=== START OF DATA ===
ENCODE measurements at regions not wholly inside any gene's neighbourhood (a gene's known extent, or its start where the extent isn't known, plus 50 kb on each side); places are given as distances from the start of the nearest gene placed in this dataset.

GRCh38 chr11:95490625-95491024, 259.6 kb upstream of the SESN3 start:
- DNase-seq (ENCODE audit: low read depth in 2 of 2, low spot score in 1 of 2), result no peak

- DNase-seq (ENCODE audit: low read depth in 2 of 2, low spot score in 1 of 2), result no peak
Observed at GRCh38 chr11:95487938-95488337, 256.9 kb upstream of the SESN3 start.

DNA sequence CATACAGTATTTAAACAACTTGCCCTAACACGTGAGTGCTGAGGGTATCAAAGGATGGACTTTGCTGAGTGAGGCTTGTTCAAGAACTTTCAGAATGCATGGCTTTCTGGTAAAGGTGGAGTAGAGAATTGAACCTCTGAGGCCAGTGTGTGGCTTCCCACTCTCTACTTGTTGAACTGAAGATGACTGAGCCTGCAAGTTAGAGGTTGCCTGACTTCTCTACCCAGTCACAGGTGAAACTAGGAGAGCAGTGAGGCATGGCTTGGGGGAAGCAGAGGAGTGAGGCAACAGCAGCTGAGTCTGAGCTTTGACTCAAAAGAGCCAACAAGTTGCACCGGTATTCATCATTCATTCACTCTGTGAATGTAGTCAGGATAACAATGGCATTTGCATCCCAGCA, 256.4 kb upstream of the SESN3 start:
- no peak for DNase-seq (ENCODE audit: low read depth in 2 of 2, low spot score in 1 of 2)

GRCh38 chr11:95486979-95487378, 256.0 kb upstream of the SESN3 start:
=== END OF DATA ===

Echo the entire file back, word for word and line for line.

ENCODE measurements at regions not wholly inside any gene's neighbourhood (a gene's known extent, or its start where the extent isn't known, plus 50 kb on each side); places are given as distances from the start of the nearest gene placed in this dataset.

GRCh38 chr11:95490625-95491024, 259.6 kb upstream of the SESN3 start:
- DNase-seq (ENCODE audit: low read depth in 2 of 2, low spot score in 1 of 2), result no peak

- DNase-seq (ENCODE audit: low read depth in 2 of 2, low spot score in 1 of 2), result no peak
Observed at GRCh38 chr11:95487938-95488337, 256.9 kb upstream of the SESN3 start.

DNA sequence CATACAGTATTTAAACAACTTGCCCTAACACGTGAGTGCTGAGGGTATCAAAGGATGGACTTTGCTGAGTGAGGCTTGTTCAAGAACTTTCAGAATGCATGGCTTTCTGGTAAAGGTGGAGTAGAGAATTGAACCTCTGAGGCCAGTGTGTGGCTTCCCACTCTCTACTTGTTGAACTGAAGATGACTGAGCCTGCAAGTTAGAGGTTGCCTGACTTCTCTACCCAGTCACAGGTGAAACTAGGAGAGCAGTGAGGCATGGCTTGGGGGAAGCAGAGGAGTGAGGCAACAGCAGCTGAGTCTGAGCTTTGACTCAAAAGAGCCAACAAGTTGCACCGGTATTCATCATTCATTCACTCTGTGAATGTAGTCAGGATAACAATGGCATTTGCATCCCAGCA, 256.4 kb upstream of the SESN3 start:
- no peak for DNase-seq (ENCODE audit: low read depth in 2 of 2, low spot score in 1 of 2)

GRCh38 chr11:95486979-95487378, 256.0 kb upstream of the SESN3 start: